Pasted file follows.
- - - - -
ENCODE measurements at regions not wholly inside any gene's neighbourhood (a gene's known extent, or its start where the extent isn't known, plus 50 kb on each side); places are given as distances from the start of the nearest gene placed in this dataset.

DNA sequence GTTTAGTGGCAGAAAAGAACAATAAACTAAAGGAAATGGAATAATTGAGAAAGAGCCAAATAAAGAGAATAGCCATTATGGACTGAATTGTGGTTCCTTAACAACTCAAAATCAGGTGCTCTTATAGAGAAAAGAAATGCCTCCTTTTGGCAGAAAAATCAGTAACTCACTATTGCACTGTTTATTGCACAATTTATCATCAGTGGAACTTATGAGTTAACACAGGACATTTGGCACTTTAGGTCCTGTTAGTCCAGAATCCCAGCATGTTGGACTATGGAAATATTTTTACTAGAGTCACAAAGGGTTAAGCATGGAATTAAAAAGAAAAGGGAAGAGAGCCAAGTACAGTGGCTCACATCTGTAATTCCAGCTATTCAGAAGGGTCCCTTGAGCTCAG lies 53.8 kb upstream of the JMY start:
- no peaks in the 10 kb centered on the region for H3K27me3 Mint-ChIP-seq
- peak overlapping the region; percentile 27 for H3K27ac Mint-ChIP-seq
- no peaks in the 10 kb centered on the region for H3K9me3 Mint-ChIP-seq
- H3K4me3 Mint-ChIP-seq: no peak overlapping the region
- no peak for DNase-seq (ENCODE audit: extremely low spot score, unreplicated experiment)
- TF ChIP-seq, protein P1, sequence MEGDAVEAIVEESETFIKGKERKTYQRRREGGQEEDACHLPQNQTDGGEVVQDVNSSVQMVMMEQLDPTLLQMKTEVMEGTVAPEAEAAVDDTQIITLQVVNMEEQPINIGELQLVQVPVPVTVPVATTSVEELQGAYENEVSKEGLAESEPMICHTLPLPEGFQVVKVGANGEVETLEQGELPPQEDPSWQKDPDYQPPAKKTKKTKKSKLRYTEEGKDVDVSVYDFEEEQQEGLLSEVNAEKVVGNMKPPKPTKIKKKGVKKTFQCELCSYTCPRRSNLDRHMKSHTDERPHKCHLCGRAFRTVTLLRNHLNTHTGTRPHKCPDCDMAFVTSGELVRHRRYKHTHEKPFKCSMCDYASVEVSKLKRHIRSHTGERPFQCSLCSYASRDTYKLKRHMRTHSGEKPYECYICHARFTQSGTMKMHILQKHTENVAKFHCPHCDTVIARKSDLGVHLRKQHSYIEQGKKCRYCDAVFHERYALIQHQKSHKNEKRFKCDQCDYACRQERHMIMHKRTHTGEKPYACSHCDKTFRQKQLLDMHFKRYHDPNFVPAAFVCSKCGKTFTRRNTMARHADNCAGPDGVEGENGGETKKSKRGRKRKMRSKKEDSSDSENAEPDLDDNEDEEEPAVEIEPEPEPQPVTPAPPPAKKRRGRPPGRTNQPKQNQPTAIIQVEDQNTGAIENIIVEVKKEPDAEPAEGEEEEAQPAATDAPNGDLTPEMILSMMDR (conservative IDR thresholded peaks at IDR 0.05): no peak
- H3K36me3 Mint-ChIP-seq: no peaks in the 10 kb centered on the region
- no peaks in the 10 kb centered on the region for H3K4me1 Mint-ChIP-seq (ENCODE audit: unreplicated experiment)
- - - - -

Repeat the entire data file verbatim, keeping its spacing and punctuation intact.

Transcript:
ENCODE measurements at regions not wholly inside any gene's neighbourhood (a gene's known extent, or its start where the extent isn't known, plus 50 kb on each side); places are given as distances from the start of the nearest gene placed in this dataset.

DNA sequence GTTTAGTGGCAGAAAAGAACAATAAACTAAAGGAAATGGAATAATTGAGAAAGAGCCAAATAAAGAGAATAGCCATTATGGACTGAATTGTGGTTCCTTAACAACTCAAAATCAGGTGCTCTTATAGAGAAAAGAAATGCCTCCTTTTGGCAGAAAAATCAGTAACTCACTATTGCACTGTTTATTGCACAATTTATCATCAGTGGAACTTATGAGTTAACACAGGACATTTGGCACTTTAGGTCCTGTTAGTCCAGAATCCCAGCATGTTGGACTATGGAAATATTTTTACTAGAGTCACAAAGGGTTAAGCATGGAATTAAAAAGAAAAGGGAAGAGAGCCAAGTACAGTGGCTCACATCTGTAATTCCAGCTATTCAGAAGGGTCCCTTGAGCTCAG lies 53.8 kb upstream of the JMY start:
- no peaks in the 10 kb centered on the region for H3K27me3 Mint-ChIP-seq
- peak overlapping the region; percentile 27 for H3K27ac Mint-ChIP-seq
- no peaks in the 10 kb centered on the region for H3K9me3 Mint-ChIP-seq
- H3K4me3 Mint-ChIP-seq: no peak overlapping the region
- no peak for DNase-seq (ENCODE audit: extremely low spot score, unreplicated experiment)
- TF ChIP-seq, protein P1, sequence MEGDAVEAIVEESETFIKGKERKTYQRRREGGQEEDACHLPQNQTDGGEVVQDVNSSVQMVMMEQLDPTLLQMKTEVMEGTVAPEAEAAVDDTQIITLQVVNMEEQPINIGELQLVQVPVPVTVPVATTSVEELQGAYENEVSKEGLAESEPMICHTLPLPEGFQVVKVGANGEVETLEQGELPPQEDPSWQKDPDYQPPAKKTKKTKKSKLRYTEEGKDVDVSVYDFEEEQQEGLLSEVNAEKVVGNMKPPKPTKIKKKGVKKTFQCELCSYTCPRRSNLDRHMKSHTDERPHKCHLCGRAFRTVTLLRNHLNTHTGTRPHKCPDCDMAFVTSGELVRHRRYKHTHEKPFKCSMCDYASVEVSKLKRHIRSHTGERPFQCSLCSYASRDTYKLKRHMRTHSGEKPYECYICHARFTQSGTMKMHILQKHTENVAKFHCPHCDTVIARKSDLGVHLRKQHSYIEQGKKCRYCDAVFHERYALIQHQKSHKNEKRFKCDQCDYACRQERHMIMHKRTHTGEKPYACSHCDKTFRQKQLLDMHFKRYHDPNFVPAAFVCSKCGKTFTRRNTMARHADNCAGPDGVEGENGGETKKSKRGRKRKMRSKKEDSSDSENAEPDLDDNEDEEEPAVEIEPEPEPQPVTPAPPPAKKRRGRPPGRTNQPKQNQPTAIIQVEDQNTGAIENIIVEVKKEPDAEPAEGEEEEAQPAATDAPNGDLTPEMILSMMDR (conservative IDR thresholded peaks at IDR 0.05): no peak
- H3K36me3 Mint-ChIP-seq: no peaks in the 10 kb centered on the region
- no peaks in the 10 kb centered on the region for H3K4me1 Mint-ChIP-seq (ENCODE audit: unreplicated experiment)